I think one of the implications of this is that countries such as Palestine have to make sustainability a much larger priority than several other countries within the region. According to the calculator, I consume less water than the average American, and am fairly sustainable (minus meat) in my lifestyle. However, I still use more water than the average person in Palestine and Jordan. Maslow’s hierarchy of needs come to mind, as these countries will have to focus more on the basic necessity of water, while countries like Israel will be able to move higher up the latter in regards to improving living conditions of their citizens, creating a gap in lifestyle, and perhaps friction between cultures.

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Why I am Pro-2A

Why I am Pro-2A

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Us and Them

“In light of readings on Orientalism and the concept of self and other, think about your community (your home, Dickinson, some other community in which you are involved) and consider who belongs and who is an outsider. What group or groups do you experience primarily as plural others, rather than as individuals? How does that affect your perceptions of them? What are the social and practical effects of othering?”

I believe growing up in a town and culture such as mine, groups are often less about physical characteristics and more about beliefs and values, like niches in a high school. However, sometimes these lines can become blurred (which personally I try to do, as to prevent myself from having preconceived perceptions about people). The most visible plural other that I have experienced is through politics, dividing people as democrats, republicans, libertarians, liberals, conservatives, socialists, etc. While appearing innocent at first, as its based off beliefs and not something that can’t be changed (like race and ethnicity), it can be dangerous and dividing none-the-less. It can cause me to “know” what a person believes before I ever get to know them, through a snap judgment. The social and practical effects of this could especially be seen during this recent election cycle, with the fierce partisanship dividing both the government and everyday people, with riots and violence becoming an everyday occurrence. Othering as a whole seems to repeatedly cause a deep divide between groups, and oftentimes can lead to violence and atrocities in the name of eliminating the “other.” The concept has been used at times for somewhat beneficial reasons,  such as rallying people behind as cause such as war. However, the implications can sometimes be detrimental, with the harbored feelings introduced by the othering often lasting much longer than the conflict itself. As we’ve learned about orientalism, I think that while there is an image of innocence to it, (such as the movie Aladdin), it’s still a detriment to establishing proper relations between the “east” and the “west.” Through education about the matter such as this class, the idea of orientalism will slowly be disproven, and hopefully killed off.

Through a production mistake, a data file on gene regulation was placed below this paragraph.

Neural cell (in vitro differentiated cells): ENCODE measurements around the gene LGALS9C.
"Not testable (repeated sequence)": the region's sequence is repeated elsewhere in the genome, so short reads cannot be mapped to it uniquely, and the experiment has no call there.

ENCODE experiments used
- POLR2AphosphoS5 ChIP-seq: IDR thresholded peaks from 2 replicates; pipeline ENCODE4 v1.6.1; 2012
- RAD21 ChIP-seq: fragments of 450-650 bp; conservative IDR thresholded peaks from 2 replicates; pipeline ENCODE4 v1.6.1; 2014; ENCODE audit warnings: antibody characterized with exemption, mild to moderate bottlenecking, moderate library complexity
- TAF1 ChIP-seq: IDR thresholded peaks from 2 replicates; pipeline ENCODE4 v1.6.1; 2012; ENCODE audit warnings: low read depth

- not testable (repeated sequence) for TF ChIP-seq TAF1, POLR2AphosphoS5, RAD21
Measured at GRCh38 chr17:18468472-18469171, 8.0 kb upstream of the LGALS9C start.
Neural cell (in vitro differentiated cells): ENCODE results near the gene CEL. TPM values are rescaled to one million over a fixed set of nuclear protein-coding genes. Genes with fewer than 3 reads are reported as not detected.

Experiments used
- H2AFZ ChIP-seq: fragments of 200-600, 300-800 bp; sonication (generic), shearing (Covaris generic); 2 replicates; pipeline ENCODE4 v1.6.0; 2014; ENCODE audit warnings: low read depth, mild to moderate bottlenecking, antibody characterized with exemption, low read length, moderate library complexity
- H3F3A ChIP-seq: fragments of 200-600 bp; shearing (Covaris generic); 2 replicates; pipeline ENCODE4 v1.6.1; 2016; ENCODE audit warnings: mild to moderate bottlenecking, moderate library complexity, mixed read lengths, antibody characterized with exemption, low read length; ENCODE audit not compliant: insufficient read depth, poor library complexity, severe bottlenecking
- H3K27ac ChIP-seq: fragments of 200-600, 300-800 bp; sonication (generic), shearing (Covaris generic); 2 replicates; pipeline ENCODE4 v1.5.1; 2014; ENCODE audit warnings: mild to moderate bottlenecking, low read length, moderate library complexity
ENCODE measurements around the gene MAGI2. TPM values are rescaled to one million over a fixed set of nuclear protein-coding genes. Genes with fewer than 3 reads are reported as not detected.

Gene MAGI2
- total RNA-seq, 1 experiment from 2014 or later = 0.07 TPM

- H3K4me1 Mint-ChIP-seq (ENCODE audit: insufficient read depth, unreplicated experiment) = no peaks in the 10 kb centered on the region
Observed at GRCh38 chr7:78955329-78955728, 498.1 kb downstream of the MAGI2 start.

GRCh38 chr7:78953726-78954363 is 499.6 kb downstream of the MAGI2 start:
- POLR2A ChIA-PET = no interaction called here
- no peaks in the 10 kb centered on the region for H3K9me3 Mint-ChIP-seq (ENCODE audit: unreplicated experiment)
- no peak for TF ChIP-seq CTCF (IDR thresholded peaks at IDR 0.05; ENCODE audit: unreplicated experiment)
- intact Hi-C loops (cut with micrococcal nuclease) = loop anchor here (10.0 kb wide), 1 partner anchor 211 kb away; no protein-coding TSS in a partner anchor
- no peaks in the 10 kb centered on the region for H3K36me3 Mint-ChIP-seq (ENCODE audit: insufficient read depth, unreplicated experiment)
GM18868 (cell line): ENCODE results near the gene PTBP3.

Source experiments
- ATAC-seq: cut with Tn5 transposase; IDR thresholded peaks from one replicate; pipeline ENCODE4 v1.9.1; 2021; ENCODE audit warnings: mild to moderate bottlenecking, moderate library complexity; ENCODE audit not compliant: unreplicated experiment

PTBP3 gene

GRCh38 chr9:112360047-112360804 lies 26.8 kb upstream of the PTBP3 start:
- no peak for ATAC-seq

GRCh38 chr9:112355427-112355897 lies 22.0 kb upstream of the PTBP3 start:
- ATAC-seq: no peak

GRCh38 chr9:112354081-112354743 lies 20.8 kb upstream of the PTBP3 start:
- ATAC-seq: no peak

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Where I live, where they live

When studying the Middle East and its culture, it can be hard at times to fully grasp and understand the actions and traditions of its inhabitants. Growing up in Appalachia, my home life and upbringing were obviously very different from someone in a place such as Jordan or Syria. This upbringing and varied life experiences will act as a barrier between understandings. We likely will not see eye to eye on the importance and urgency of matters regarding both domestic and foreign policies. For example, a student my age from Riyadh may see access to water as a more pressing issue than I do, or an adult from Baghdad may have a more passionate opinion on the U.S. Invasion of Iraq in 2003. In addition, growing up in a suburban/rural area in America means that my culture and way of life will likely be very alien to someone from anywhere in the Middle East or North Africa. However, in my experience, some of the best ways to overcome these barriers are through personal conversations and friendships. As long as one goes in with an open mind to listen to other and thick skin to not be offended, you can develop a mutual understanding and overcome any barriers.